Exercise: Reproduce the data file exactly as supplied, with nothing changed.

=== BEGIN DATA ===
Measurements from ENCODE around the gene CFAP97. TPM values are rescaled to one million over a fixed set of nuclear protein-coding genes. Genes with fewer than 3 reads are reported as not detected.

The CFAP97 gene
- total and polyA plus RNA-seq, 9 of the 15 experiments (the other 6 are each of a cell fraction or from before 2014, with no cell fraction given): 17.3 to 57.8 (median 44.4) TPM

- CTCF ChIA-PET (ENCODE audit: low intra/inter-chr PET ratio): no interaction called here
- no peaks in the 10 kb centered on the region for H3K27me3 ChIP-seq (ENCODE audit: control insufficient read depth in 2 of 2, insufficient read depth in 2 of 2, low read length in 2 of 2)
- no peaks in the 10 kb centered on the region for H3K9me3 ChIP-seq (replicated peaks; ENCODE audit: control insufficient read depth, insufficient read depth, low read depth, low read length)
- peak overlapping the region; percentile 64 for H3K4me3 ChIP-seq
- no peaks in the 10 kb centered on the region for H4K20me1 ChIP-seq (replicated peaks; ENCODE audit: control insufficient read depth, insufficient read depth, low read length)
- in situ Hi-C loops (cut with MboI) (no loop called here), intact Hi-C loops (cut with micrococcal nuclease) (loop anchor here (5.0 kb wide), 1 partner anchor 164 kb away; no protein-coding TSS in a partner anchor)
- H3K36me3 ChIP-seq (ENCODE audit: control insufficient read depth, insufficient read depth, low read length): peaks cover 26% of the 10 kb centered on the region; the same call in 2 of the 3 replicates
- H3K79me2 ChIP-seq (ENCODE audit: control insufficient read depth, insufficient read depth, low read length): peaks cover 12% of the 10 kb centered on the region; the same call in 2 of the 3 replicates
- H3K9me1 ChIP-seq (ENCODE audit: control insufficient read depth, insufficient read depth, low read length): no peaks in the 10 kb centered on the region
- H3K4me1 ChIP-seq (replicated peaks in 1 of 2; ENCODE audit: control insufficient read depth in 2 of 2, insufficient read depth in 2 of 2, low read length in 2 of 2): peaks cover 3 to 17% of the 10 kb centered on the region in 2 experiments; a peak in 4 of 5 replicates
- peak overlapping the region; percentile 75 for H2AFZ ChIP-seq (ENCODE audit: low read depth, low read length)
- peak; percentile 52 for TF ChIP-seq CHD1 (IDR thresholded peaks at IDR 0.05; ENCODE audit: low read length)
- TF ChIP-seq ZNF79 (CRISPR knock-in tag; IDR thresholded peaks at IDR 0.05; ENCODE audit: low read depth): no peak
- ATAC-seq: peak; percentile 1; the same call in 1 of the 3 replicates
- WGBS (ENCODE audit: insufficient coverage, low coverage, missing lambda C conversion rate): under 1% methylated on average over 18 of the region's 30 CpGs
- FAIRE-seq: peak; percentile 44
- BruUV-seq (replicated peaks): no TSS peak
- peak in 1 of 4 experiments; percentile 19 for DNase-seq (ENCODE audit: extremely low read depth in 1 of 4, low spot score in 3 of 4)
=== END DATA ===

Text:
Measurements from ENCODE around the gene CFAP97. TPM values are rescaled to one million over a fixed set of nuclear protein-coding genes. Genes with fewer than 3 reads are reported as not detected.

The CFAP97 gene
- total and polyA plus RNA-seq, 9 of the 15 experiments (the other 6 are each of a cell fraction or from before 2014, with no cell fraction given): 17.3 to 57.8 (median 44.4) TPM

- CTCF ChIA-PET (ENCODE audit: low intra/inter-chr PET ratio): no interaction called here
- no peaks in the 10 kb centered on the region for H3K27me3 ChIP-seq (ENCODE audit: control insufficient read depth in 2 of 2, insufficient read depth in 2 of 2, low read length in 2 of 2)
- no peaks in the 10 kb centered on the region for H3K9me3 ChIP-seq (replicated peaks; ENCODE audit: control insufficient read depth, insufficient read depth, low read depth, low read length)
- peak overlapping the region; percentile 64 for H3K4me3 ChIP-seq
- no peaks in the 10 kb centered on the region for H4K20me1 ChIP-seq (replicated peaks; ENCODE audit: control insufficient read depth, insufficient read depth, low read length)
- in situ Hi-C loops (cut with MboI) (no loop called here), intact Hi-C loops (cut with micrococcal nuclease) (loop anchor here (5.0 kb wide), 1 partner anchor 164 kb away; no protein-coding TSS in a partner anchor)
- H3K36me3 ChIP-seq (ENCODE audit: control insufficient read depth, insufficient read depth, low read length): peaks cover 26% of the 10 kb centered on the region; the same call in 2 of the 3 replicates
- H3K79me2 ChIP-seq (ENCODE audit: control insufficient read depth, insufficient read depth, low read length): peaks cover 12% of the 10 kb centered on the region; the same call in 2 of the 3 replicates
- H3K9me1 ChIP-seq (ENCODE audit: control insufficient read depth, insufficient read depth, low read length): no peaks in the 10 kb centered on the region
- H3K4me1 ChIP-seq (replicated peaks in 1 of 2; ENCODE audit: control insufficient read depth in 2 of 2, insufficient read depth in 2 of 2, low read length in 2 of 2): peaks cover 3 to 17% of the 10 kb centered on the region in 2 experiments; a peak in 4 of 5 replicates
- peak overlapping the region; percentile 75 for H2AFZ ChIP-seq (ENCODE audit: low read depth, low read length)
- peak; percentile 52 for TF ChIP-seq CHD1 (IDR thresholded peaks at IDR 0.05; ENCODE audit: low read length)
- TF ChIP-seq ZNF79 (CRISPR knock-in tag; IDR thresholded peaks at IDR 0.05; ENCODE audit: low read depth): no peak
- ATAC-seq: peak; percentile 1; the same call in 1 of the 3 replicates
- WGBS (ENCODE audit: insufficient coverage, low coverage, missing lambda C conversion rate): under 1% methylated on average over 18 of the region's 30 CpGs
- FAIRE-seq: peak; percentile 44
- BruUV-seq (replicated peaks): no TSS peak
- peak in 1 of 4 experiments; percentile 19 for DNase-seq (ENCODE audit: extremely low read depth in 1 of 4, low spot score in 3 of 4)